FOOD SCIENCE ›› 2020, Vol. 41 ›› Issue (21): 106-112.doi: 10.7506/spkx1002-6630-20191106-073

• Nutrition & Hygiene • Previous Articles     Next Articles

Repairing Effect of Resistant Starch from Purple Speckled Kidney Beans (Phaseolus vulgaris) on Liver and Intestinal Barrier Injury in Rats with Hyperlipidemia

LIU Shuting, WANG Ying, WANG Zhihui, WANG Di, ZHANG Yanli, ZUO Zhaohang, WANG Haoyu, DENG Wei   

  1. 1. College of Food, Heilongjiang Bayi Agricultural University, Daqing 163319, China; 2. National Coarse Cereals Engineering Research Center, Daqing 163319, China; 3. Key Laboratory of Agro-products Processing and Quality Safety of Heilongjiang Province, Daqing 163319, China
  • Published:2020-11-23

Abstract: The aim of this research was to investigate the repairing effects of different doses of resistant starch from purple speckled kidney beans on liver and intestinal barrier injury in hyperlipidemia rats. The rat model was established by feeding the animals a hyperlipidemic feed. After that, different doses of kidney bean resistant starch were administered to the rats by gavage for 6 weeks. During this period, body mass, abdominal fat mass, liver index, blood lipid content, liver function, and serum antioxidant indices, diamine oxidase (DAO) and D-lactic acid (D-LA) concentration were measured. The pathological sections of liver and small intestinal mucosa tissues were observed as well. The results showed that there were significant differences in all parameters between the model and the blank groups (P < 0.01). Compared with the model group, body mass, liver index and abdominal fat mass of rats in the low-, middle- and high-dose resistant starch groups and the simvastatin group were significantly lower (P < 0.05, P < 0.01), blood lipid contents and liver antioxidant enzyme activities were also significantly reduced (P < 0.05, P < 0.01), the activities of serum superoxide dismutase (SOD) and glutathione peroxidase (GSH-Px) were increased, and the concentration of malondialdehyde (MDA) was decreased to different extents. The levels of serum diamine oxidase and D-LA in all treatment groups were significantly decreased (P < 0.01). The results of hematoxylin-eosin (HE) staining showed that the morphology of liver and small intestine cells of rats in the resistant starch groups were clear and intact, and the inflammatory infiltration was reduced. Conclusion: Resistant starch from purple speckled kidney beans could improve liver and intestinal barrier damage caused by hyperlipidemia to some extent.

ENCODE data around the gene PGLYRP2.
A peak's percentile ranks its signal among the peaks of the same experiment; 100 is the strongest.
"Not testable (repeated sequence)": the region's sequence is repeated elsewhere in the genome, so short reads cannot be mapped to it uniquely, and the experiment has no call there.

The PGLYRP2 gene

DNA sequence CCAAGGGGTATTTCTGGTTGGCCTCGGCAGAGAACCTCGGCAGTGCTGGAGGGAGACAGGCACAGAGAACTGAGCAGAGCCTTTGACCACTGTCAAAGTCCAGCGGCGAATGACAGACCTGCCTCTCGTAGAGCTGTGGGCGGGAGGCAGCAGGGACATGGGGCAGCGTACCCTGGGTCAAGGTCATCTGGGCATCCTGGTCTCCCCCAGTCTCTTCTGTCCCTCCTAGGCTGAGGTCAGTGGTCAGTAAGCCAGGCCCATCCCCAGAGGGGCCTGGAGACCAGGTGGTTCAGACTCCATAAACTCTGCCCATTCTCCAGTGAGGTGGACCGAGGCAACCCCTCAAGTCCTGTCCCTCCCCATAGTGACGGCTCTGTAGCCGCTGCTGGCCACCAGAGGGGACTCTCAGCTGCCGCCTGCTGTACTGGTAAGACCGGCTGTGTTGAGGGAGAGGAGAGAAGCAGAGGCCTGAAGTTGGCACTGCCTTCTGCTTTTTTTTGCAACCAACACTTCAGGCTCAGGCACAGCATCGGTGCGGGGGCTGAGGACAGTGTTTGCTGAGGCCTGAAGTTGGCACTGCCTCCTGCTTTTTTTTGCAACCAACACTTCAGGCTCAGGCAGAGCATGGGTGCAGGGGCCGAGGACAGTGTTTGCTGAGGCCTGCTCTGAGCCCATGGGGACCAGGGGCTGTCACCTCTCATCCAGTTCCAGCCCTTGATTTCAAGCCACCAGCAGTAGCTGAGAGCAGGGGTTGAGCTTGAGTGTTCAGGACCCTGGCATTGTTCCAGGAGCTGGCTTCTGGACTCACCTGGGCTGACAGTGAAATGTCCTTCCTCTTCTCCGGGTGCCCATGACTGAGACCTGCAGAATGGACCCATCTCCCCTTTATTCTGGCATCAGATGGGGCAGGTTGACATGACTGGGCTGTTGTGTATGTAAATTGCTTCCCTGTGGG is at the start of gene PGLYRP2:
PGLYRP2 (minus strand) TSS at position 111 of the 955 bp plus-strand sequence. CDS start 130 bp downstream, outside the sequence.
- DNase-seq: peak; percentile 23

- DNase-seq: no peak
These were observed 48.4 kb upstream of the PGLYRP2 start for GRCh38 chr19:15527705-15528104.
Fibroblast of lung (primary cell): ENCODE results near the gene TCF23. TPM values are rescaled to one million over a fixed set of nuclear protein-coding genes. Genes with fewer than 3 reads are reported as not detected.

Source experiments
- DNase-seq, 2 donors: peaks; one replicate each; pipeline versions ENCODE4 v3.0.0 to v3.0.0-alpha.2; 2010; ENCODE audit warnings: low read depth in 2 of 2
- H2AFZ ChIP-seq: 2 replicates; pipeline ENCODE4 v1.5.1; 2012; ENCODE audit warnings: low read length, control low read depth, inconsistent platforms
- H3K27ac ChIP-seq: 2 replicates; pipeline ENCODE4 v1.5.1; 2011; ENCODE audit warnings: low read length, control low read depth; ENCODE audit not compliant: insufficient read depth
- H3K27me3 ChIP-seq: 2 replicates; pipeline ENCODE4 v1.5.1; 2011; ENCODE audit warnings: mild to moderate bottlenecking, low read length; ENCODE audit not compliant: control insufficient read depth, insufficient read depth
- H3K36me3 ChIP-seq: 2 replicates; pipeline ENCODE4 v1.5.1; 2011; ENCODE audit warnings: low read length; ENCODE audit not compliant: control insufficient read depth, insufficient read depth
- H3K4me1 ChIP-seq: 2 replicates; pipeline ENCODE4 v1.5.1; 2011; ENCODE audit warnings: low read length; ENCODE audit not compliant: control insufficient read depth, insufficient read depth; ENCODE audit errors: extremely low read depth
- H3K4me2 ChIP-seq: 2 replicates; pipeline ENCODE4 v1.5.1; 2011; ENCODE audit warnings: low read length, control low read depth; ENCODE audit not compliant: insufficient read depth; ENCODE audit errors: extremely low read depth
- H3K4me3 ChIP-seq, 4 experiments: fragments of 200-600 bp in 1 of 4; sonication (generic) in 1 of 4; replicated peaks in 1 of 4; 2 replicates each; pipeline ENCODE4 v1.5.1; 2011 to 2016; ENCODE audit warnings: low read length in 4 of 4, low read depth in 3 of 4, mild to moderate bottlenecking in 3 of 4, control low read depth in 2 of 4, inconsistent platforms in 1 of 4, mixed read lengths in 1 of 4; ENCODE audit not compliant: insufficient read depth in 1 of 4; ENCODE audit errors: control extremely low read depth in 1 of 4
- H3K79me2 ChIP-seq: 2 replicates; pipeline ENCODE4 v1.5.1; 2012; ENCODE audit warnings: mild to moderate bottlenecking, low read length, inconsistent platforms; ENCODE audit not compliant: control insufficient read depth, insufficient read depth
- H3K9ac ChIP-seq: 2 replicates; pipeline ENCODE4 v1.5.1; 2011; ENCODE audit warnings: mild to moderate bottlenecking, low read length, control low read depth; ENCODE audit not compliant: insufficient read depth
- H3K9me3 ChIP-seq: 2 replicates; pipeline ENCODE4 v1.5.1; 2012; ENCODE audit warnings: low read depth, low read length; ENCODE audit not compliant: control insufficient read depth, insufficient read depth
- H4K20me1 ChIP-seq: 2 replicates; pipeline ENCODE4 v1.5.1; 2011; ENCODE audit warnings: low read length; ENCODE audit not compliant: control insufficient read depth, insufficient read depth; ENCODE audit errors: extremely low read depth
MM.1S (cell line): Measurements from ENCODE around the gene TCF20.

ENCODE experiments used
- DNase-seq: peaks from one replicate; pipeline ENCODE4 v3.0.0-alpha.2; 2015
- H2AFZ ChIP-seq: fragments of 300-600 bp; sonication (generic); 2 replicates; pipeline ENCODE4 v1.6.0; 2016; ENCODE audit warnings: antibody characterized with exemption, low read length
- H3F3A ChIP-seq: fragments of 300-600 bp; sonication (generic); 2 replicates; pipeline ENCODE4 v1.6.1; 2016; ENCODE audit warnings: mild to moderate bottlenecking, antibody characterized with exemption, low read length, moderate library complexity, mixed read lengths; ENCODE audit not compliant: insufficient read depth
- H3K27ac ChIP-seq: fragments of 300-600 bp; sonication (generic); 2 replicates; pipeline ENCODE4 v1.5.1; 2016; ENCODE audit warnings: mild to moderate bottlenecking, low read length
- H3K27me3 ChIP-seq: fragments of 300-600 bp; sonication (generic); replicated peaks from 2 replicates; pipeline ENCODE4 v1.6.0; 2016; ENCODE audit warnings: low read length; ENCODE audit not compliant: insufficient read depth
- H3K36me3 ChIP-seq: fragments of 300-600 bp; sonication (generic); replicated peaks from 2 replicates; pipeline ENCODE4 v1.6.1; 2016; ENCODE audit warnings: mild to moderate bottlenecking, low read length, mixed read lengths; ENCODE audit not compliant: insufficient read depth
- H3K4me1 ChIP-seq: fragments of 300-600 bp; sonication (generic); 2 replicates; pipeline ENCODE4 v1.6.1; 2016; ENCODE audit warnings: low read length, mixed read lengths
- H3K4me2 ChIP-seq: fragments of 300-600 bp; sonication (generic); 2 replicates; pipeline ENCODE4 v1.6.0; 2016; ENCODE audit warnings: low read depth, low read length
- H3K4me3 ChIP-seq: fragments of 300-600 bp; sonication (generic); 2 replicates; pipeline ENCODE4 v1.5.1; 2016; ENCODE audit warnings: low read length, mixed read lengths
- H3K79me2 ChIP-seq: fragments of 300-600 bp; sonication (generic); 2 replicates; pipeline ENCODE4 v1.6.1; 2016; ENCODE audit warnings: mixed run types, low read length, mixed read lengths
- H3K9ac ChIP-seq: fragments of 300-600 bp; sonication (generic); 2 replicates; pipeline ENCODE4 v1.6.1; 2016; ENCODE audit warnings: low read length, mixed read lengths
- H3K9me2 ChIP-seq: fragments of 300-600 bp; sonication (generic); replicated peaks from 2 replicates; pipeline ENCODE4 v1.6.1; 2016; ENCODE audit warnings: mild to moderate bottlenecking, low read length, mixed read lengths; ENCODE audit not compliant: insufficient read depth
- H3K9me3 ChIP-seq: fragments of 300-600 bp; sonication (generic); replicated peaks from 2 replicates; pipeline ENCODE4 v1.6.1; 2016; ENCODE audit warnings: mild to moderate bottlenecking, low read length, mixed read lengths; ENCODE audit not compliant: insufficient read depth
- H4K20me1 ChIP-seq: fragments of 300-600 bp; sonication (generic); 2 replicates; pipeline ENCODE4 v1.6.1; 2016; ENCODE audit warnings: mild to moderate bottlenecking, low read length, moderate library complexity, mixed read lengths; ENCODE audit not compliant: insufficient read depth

Key words: resistant starch from purple speckled kidney beans; hyperlipidemic rats; liver injury; intestinal barrier; repairing

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